To the international community, the Olympic Games embodies
athletes' passion for physical discipline, moral rigor, and
educational pursuit. But apparently at UVA, the Olympics represents
students' passion for noncommittal sex, a profuseness of condoms,
and sexually explicit entertainment.
This past Sunday Faulkner Residential Staff, sponsored by Elson
Student Health and Condomania, hosted the first annual "Condom
Olympics," a "festival"
of "free food, free games, free prizes, free condoms, free lube,
and free online coupons" that guaranteed "information about proper
condom use, safe and effective forms of birth control, STI testing,
screening, and prevention, sex facts, and trivia."
In addition to reducing its student body to uncontrollable
sexual beings devoid of discipline or ethical awareness, the Condom
Olympics was wrought by three main issues.
First, this event lacked any reliable educational component.
Advertisements promised the event to be staffed "by local
healthcare professionals as well as student leaders from around
grounds." In actuality, neither healthcare professionals nor Peer
Health leadership were present for the duration of the event.
Rather, Resident Advisors (who, according to interviewed RAs, do
not receive any substantial sexual health training) sat around
posters decorated with condoms, lube, and questionable facts. The
"Condoms and Sexual Health" poster, for instance, derived its
information from a website called "
Guyism: What Guys Need" and was written by the author of
similarly ridiculous articles like "
Who Would You Rather: Beyonce or Jenifer Aniston?" and "
14 mind-blowing things you need to know about threesomes." The
"Down 'n Dirty Jeopardy" poster professed blatant falsehoods. For
example, one question,"This is the only contraceptive that can also
prevent the spread of STIs, including HIV" had the response
"condom." In fact, abstinence is the only contraception
that guarantees protection from STIs.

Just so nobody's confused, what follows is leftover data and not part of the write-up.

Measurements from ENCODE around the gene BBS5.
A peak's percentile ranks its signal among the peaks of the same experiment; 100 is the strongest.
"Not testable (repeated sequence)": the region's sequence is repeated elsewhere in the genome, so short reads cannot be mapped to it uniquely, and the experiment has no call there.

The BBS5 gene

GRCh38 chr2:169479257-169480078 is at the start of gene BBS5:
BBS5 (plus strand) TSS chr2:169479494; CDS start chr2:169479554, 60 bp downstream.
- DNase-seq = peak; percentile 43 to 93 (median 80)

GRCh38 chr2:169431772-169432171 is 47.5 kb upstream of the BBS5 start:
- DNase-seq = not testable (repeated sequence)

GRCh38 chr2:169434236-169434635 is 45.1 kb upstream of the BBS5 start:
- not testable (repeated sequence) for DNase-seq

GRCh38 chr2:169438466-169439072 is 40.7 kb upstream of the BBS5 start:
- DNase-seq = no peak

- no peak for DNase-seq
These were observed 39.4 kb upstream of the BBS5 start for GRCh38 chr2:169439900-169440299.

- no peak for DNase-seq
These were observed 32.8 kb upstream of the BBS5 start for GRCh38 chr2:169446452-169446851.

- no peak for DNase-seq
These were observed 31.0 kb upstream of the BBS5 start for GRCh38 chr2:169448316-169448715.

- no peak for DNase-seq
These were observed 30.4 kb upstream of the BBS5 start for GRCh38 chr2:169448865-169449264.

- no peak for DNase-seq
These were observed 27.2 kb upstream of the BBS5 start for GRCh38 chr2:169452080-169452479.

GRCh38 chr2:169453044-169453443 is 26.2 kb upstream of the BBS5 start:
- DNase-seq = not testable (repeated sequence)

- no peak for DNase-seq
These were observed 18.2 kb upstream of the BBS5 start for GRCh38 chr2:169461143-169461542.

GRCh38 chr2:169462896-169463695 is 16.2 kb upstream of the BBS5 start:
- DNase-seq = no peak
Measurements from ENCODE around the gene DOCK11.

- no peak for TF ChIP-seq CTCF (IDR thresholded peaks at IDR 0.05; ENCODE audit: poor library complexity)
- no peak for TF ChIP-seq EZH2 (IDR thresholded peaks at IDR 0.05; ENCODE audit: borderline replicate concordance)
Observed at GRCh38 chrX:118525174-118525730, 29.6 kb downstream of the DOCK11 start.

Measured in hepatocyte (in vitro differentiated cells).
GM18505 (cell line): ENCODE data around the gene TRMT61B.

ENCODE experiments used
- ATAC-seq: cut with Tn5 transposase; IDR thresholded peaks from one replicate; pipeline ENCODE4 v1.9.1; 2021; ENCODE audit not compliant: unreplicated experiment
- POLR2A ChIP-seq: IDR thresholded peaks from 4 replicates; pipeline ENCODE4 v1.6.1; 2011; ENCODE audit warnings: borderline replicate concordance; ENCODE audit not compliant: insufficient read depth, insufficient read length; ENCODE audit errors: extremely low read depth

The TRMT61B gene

This brings me to my second concern: the Condom Olympics
perpetuates a false social norm that has proven utterly destructive
to the UVA community and society. Time and time again,
studies indicate that casual sex is harmful to both men
and women (though disproportionately so for women). Ironically,
Elson Student Health acknowledges,
"Overestimating unhealthy behaviors and underestimating healthy
behaviors can create internal pressure to behave a certain way. By
correcting misperceptions like these and focusing on the accurate
'norm,' students have space to act on their own values." Yet Peer
Health continues to portray sex as an extracurricular activity
through events like the Condom Olympics and SexFest. Truly
empowering students with the information to act on their own values
rather than pushing a sex-obsessed agenda would require sexual
health events to provide all options
equally-including options like abstinence or the calendar rhythm
method. It is imperative that university sponsored events cease to
pressure students into accepting a blasé view of sex by presenting
its carefree participation as the social norm.
Lastly, the Condom Olympics was a gross misuse of university
funds. That is right. Both Student Health and the Faulkner
Residential Staff are funded by your tuition and tax
dollars. What do they use this money for? Condoms, condoms, and
more condoms-oh, and lube. The Condom Olympics had an overabundance
of [sexually suggestive] food, goodie bags (with, you guessed it,
more condoms), and exploitative music. I find it somewhat ironic
(nay, disgusting) that the university chooses to splurge on such
drastic cuts to financial aid packages for middle and low
Unfortunately, the Condom Olympics is not an anomaly. It is yet
another example of the university's belief that sexual health
simply entails disseminating condoms galore with scant facts and
sometimes blatant lies. It is high time that the
university-especially Student Health-terminates similarly
destructive events and recommits itself to the self-discipline,
ethical excellence, and intellectual standards that Mr. Jefferson
Written by Christina Hadford-Vice Chair of YAF at University of
Also, see our story in the Daily Caller